Aphelion Day 2018: Earth Is Farthest from the Sun Today


Happy Aphelion Day! Earth is farther from the sun today (July 6) than at any other time of the year. 

The exact moment of aphelion happens at 12:46 p.m. EDT (1646 GMT), when Earth will be 94,507,803 miles (152,095,566 kilometers) away from the sun. That's more than 1.5 million miles (2.5 million km) farther than the planet's average distance of about 93 million miles (150 million km) — and 3 million miles (5 million km) farther away than it is at perihelion, or the shortest distance from the sun, which happened on Jan. 3. 

When Earth orbits the sun, it doesn't travel in a perfect circle. Rather, its orbit is elliptical, or oval-shaped, with the sun situated about 1.5 million miles (2.5 million km) off-center. [25 Weirdest Facts About the Solar System]

This diagram (not drawn to scale) shows all the major points in Earth's orbit around the sun in 2018. Each solstice and equinox mark the beginning of a new season. Earth is farthest from the sun at aphelion and closest to the sun at perihelion.
(Image credit: Wikimedia Commons, CC BY-SA 3.0)

Our planet reaches aphelion only once a year, and the event typically falls approximately 14 days after the June solstice, which marks the first day of summer for the Northern Hemisphere and the first day of winter for the Southern Hemisphere. Similarly, perihelion happens two weeks after the December solstice

In the cosmic scheme of things, these annual changes in Earth's distance from the sun are tiny. Earth's distance at aphelion and perihelion differ from the average distance between Earth and the sun by less than 2 percent. Aphelion and perhelion are not related to the seasons, and people on Earth won't notice any difference in the weather or climate because the Earth is farther away from the sun, NASA officials have said.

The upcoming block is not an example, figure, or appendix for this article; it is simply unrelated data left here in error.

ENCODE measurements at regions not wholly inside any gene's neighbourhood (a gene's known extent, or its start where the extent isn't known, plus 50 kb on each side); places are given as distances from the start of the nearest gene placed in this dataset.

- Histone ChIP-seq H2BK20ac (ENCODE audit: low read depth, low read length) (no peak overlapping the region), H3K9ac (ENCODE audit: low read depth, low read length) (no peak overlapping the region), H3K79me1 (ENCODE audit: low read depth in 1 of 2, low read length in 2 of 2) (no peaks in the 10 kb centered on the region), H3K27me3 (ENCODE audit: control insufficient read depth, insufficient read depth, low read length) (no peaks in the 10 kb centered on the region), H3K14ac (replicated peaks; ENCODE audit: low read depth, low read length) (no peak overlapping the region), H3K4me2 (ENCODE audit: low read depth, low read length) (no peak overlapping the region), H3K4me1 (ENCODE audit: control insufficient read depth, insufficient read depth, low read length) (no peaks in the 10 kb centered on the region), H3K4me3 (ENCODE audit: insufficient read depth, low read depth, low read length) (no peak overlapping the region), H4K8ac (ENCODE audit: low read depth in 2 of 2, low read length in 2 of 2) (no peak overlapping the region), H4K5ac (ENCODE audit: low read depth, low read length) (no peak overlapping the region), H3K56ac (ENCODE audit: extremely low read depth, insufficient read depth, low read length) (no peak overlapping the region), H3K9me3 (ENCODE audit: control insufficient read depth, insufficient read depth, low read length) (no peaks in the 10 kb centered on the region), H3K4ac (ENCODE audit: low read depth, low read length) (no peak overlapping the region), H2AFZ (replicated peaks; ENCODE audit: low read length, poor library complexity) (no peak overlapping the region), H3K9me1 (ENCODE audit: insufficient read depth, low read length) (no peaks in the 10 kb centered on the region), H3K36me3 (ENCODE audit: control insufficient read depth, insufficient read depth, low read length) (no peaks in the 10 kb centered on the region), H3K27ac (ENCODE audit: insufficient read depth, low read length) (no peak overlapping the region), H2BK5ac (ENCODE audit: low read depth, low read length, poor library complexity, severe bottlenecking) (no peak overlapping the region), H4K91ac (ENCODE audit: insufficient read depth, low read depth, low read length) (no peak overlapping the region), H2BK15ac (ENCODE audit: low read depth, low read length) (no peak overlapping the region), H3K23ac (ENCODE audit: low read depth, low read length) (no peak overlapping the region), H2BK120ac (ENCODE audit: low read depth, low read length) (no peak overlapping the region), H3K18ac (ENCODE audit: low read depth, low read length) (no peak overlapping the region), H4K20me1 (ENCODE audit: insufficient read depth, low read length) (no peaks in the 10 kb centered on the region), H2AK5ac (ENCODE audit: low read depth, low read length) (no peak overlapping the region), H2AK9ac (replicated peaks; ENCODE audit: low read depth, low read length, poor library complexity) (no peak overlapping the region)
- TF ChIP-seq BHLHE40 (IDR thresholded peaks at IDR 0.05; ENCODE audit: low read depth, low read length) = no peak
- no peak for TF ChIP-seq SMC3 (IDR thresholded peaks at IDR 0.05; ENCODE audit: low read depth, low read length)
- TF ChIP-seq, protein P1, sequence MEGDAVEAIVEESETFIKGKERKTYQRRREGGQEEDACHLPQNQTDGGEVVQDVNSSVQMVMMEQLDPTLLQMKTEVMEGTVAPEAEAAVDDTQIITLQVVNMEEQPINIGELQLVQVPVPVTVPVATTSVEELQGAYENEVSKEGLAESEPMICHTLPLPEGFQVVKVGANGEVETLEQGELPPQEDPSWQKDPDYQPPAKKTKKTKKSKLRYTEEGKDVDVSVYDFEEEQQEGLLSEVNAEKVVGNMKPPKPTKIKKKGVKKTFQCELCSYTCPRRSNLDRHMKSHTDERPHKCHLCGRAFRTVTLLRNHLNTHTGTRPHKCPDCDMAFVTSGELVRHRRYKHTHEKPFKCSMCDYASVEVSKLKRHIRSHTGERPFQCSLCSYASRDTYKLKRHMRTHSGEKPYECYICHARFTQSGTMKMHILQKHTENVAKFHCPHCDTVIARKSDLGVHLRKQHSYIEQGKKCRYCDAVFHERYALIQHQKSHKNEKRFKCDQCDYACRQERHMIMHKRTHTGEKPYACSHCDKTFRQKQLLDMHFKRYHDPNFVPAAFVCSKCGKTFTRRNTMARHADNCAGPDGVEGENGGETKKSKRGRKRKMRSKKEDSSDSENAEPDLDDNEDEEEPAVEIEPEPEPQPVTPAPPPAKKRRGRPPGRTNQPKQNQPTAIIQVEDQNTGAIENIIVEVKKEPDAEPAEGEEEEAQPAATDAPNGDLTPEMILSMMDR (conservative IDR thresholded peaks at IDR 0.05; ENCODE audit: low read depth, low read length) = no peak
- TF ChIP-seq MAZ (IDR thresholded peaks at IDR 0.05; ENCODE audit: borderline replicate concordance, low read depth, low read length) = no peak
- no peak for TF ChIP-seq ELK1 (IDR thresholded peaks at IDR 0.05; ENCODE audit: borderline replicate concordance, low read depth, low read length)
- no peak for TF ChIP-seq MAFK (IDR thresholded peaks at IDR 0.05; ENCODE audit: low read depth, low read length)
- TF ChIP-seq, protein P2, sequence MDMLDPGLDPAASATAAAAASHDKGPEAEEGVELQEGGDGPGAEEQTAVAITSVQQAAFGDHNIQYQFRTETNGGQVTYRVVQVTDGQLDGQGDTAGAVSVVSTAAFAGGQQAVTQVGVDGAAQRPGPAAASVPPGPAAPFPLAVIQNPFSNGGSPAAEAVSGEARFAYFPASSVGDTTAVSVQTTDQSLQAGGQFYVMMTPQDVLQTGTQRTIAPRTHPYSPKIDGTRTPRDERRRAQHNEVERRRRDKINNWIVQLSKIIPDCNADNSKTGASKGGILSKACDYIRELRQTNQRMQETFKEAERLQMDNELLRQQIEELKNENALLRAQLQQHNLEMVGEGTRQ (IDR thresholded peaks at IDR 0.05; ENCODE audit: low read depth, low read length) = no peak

"Seasonal weather patterns are shaped primarily by the 23.5-degree tilt of our planet's spin axis, not by the mild eccentricity of Earth's orbit," George Lebo, an astronomer with NASA's Marshall Space Flight Center in Huntsville, Alabama, said in a statement.

"During northern summer, the North Pole is tilted toward the sun. Days are long, and the sun is shining more nearly straight down — that's what makes July so warm," Lebo said.

But this doesn't necessarily mean that Earth's longer distance from the sun has no noticeable effects, Roy Spencer, of the Global Hydrology and Climate Center in Huntsville, Alabama, said in the same statement. "Averaged over the globe, sunlight falling on Earth in July (aphelion) is indeed about 7 percent less intense than it is in January (perihelion)," Spencer said. 

Strangely, this doesn't mean that Earth is any cooler when it's farther from the sun. "The average temperature of Earth at aphelion is about 4 degrees Fahrenheit (2.3 degrees Celsius) higher than it is at perihelion," Spencer said. 

This may seem counterintuitive, but the reason has to do with the distribution of land and water on our planet. "Earth's temperature averaged over the entire globe is slightly higher in July, because the sun is shining down on all that land" in the Northern Hemisphere, "which heats up rather easily," Spencer said.

Email Hanneke Weitering at hweitering@space.com or follow her @hannekescience. Follow us @Spacedotcom, Facebook and Google+. Original article on Space.com.

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